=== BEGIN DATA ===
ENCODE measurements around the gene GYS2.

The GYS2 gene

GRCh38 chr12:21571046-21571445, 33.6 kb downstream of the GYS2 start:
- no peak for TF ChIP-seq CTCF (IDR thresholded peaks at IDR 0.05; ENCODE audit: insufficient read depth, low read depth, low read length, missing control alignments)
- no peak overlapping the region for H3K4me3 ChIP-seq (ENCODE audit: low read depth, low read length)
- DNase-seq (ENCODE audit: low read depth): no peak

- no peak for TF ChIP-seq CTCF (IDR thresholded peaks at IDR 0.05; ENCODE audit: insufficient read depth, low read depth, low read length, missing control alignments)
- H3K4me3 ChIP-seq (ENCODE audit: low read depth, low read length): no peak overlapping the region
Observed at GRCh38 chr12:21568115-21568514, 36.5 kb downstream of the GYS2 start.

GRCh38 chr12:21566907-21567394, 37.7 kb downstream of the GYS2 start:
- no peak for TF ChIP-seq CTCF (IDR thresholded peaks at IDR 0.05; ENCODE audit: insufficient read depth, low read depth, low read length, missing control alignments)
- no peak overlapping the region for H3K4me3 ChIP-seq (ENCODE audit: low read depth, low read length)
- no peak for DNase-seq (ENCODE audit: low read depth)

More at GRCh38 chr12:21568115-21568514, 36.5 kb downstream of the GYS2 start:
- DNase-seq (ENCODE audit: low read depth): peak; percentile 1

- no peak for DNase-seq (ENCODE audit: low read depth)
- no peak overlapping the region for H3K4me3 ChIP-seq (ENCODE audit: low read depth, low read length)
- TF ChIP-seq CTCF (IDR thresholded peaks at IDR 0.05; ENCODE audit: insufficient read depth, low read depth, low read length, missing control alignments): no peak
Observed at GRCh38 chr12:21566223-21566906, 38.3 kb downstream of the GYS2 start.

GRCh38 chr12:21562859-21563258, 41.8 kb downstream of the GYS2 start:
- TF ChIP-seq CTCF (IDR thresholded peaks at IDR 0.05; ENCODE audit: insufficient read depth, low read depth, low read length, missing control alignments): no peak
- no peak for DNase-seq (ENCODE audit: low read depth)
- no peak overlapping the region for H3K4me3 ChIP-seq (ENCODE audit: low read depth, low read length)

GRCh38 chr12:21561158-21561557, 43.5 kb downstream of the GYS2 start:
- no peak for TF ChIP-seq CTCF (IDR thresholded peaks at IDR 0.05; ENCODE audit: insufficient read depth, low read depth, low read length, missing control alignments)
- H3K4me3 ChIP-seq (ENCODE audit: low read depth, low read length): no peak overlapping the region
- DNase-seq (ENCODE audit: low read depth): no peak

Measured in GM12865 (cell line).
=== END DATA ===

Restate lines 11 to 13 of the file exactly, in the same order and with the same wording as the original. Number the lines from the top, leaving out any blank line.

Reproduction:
- no peak for TF ChIP-seq CTCF (IDR thresholded peaks at IDR 0.05; ENCODE audit: insufficient read depth, low read depth, low read length, missing control alignments)
- no peak overlapping the region for H3K4me3 ChIP-seq (ENCODE audit: low read depth, low read length)
- no peak for DNase-seq (ENCODE audit: low read depth)